Vogue: Chelsea Manning Didn’t Regret ‘Leaking of State Secrets’

August 10th, 2017 11:31 AM

It’s ironic that the American culture will embrace someone for the sake of their sexuality. When it comes to leaker Chelsea (nee Bradley) Manning, the press has idolized the transgender convict to such an extent that Manning is now a celebrity.

At least, Vogue seemed to think so. Nathan Heller wrote up a day in the life story following the “graceful, blue-eyed, trans” Manning to an after party for the Lambda Literary Awards. The story included interviews with those who have supported Manning through prison and into the release/sentence commutation by former president Obama.

Laura Poitras, an executive producer of an upcoming Manning documentary, gave her subject a sort of bizarre mystical comparison to Edward Snowden, a fellow leaker of secrets. “When I first met Ed Snowden in Hong Kong, he had the same sort of eerie power,” she confessed to Heller. Yikes.

Manning told the story of how the army was supposed to be a place to “find” oneself. The former specialist told Vogue, “I don’t know who I am. Maybe the military will allow me to figure that out.” It’s that kind of logic that made the entire left wing of the United States blow up over Trump’s controversial transgender military ban.

Manning’s ACLU lawyer, Chase Strangio, “a trans man himself,” added more fuel to the politically correct fire, telling the tale of the struggle to procure “health care” for Manning while in prison. The issue is that in this case, the health care was more like transitional surgery and hormonal therapy. Which is as much healthcare as a middle-aged woman getting botox on her cheek bones.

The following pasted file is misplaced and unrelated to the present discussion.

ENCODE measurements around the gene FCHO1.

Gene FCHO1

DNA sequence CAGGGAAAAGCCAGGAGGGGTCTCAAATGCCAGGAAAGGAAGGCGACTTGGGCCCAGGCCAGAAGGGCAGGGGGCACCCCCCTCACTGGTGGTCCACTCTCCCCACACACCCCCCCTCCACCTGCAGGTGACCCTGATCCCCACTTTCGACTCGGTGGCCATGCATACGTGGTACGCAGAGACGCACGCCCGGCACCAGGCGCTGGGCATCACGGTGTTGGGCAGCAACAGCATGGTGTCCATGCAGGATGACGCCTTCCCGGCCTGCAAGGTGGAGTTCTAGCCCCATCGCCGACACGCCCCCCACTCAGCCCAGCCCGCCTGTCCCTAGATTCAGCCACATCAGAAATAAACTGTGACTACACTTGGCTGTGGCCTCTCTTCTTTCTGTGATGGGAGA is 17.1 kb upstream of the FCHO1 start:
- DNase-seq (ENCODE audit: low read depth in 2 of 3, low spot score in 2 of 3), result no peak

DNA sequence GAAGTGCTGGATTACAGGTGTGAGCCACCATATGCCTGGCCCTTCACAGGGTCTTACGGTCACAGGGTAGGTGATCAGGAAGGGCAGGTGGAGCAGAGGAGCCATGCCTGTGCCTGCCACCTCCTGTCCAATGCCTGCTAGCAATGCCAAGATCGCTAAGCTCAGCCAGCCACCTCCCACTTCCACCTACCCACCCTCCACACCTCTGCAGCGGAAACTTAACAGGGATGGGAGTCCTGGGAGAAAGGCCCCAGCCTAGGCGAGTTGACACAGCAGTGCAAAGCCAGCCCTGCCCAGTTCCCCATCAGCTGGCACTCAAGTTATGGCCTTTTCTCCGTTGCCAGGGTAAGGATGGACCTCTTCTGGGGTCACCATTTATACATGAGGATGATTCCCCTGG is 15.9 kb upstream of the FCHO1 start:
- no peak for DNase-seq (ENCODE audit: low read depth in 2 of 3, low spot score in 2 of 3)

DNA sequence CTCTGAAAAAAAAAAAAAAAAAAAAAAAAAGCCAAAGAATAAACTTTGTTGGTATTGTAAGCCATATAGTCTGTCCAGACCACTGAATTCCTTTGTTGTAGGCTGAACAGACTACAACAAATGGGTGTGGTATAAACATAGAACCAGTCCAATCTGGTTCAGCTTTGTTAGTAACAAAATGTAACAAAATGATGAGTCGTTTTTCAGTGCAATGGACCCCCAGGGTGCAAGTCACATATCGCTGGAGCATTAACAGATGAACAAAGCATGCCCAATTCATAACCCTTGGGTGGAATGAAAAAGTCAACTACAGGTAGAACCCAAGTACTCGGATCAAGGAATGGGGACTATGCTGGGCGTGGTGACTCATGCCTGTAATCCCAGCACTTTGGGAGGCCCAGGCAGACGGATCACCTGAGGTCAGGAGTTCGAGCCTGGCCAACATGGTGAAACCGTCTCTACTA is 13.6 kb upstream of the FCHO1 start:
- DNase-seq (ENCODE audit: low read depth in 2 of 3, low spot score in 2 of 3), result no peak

For someone who struggled their entire life with ‘gender dysphoria,’ maybe the job Manning ended up with in the military wasn’t the greatest fit. In fact, even Vogue implied that as well, telling the tale of “an anguished 22 year old in a harsh environment, with access to some of the military’s darkest secrets.” Even CBS called the decision to give Manning a security clearance a “failure.”

But Manning doesn’t regret the decision to leak government secrets: all that can be said is that “the proper channels don’t work.” Manning told Vogue, “I think it’s important to remember that when somebody sees government wrongdoing--whether it’s illegal or immoral or unethical--there isn’t the means available to do something about it.”

Right. So the best option is to break contracts, expose the country you swore to protect to danger, and essentially commit treason. Because of course, the liberal agenda all boils down to how the ends justify the means. No wonder Vogue is singing Manning’s praises. Consequentialism is all that matters.